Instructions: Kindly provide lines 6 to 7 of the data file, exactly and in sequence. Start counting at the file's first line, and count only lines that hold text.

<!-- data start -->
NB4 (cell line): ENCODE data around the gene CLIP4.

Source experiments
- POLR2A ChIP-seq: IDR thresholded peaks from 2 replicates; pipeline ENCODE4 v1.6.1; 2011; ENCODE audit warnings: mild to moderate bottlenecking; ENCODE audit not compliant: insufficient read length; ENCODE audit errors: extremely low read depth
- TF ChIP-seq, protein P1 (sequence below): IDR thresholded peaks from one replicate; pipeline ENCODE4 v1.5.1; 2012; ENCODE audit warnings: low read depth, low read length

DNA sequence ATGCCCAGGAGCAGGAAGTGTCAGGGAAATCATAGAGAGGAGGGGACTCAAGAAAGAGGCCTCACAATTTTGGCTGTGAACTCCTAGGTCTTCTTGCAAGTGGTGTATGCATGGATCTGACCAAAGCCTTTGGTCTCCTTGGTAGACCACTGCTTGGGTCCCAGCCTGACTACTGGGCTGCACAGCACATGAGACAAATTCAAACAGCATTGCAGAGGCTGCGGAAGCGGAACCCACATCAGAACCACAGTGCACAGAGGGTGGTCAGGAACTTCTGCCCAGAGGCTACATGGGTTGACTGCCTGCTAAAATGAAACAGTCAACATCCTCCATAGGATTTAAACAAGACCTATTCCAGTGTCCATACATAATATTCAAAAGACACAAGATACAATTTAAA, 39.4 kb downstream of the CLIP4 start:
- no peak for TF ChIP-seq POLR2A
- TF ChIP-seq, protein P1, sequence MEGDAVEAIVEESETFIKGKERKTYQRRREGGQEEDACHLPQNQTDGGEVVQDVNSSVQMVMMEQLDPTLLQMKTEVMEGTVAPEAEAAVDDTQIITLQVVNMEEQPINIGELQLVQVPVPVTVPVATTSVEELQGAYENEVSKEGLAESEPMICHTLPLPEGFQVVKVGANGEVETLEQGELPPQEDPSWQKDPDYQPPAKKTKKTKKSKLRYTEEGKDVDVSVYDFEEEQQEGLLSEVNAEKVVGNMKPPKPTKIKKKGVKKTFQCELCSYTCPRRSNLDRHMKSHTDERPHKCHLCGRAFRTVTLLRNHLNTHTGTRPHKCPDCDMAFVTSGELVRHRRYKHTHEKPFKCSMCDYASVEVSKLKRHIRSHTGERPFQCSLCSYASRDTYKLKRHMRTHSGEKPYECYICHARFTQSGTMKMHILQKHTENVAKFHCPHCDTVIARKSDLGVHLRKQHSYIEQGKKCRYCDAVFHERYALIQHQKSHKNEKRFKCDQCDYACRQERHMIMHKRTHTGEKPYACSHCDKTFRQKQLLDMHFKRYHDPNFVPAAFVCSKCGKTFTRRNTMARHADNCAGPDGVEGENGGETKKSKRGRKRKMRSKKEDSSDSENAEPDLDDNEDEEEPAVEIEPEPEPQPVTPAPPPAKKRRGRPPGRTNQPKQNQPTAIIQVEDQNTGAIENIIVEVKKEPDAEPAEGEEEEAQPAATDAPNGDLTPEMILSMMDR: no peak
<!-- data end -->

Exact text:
- no peak for TF ChIP-seq POLR2A
- TF ChIP-seq, protein P1, sequence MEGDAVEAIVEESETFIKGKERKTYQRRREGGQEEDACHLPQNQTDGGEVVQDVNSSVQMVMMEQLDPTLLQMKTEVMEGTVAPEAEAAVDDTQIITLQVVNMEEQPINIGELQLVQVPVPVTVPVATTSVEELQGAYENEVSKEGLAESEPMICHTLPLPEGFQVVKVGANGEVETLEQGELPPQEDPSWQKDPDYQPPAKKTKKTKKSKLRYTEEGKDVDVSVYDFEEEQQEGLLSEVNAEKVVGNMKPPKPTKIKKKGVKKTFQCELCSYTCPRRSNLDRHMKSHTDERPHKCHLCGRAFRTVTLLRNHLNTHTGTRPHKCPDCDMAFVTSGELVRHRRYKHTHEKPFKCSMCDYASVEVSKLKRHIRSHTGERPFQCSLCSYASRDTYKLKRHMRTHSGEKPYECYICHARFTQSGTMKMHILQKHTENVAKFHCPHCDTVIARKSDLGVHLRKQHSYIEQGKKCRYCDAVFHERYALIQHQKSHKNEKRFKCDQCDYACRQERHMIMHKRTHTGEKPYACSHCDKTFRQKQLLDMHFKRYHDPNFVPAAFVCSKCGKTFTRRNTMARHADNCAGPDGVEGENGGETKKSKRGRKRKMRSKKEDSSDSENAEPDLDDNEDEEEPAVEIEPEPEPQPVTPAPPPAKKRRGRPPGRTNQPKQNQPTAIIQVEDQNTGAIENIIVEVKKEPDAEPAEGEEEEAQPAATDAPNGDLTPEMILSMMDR: no peak